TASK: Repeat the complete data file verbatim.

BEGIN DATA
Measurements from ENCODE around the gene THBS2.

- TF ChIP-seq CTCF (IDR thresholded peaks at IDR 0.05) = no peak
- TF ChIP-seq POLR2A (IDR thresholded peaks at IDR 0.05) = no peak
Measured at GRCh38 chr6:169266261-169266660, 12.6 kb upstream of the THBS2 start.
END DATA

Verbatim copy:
Measurements from ENCODE around the gene THBS2.

- TF ChIP-seq CTCF (IDR thresholded peaks at IDR 0.05) = no peak
- TF ChIP-seq POLR2A (IDR thresholded peaks at IDR 0.05) = no peak
Measured at GRCh38 chr6:169266261-169266660, 12.6 kb upstream of the THBS2 start.